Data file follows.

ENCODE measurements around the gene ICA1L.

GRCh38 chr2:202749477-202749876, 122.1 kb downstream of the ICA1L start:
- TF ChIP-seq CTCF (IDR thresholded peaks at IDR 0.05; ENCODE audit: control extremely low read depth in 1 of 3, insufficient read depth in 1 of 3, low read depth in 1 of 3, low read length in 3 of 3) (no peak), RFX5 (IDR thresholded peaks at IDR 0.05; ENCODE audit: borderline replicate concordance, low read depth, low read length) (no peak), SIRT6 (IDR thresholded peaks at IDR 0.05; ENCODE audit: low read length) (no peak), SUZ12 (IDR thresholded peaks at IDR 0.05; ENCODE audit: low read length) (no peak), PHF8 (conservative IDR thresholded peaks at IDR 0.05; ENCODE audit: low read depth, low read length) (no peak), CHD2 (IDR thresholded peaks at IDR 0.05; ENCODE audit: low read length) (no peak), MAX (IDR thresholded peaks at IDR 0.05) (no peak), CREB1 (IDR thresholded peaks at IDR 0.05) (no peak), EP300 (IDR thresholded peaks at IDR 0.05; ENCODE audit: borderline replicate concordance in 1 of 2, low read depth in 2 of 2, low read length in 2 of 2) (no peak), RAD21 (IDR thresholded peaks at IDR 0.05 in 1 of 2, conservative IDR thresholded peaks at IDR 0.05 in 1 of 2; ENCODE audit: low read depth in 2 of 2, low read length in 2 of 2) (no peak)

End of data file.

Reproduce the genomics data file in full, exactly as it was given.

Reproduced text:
ENCODE measurements around the gene ICA1L.

GRCh38 chr2:202749477-202749876, 122.1 kb downstream of the ICA1L start:
- TF ChIP-seq CTCF (IDR thresholded peaks at IDR 0.05; ENCODE audit: control extremely low read depth in 1 of 3, insufficient read depth in 1 of 3, low read depth in 1 of 3, low read length in 3 of 3) (no peak), RFX5 (IDR thresholded peaks at IDR 0.05; ENCODE audit: borderline replicate concordance, low read depth, low read length) (no peak), SIRT6 (IDR thresholded peaks at IDR 0.05; ENCODE audit: low read length) (no peak), SUZ12 (IDR thresholded peaks at IDR 0.05; ENCODE audit: low read length) (no peak), PHF8 (conservative IDR thresholded peaks at IDR 0.05; ENCODE audit: low read depth, low read length) (no peak), CHD2 (IDR thresholded peaks at IDR 0.05; ENCODE audit: low read length) (no peak), MAX (IDR thresholded peaks at IDR 0.05) (no peak), CREB1 (IDR thresholded peaks at IDR 0.05) (no peak), EP300 (IDR thresholded peaks at IDR 0.05; ENCODE audit: borderline replicate concordance in 1 of 2, low read depth in 2 of 2, low read length in 2 of 2) (no peak), RAD21 (IDR thresholded peaks at IDR 0.05 in 1 of 2, conservative IDR thresholded peaks at IDR 0.05 in 1 of 2; ENCODE audit: low read depth in 2 of 2, low read length in 2 of 2) (no peak)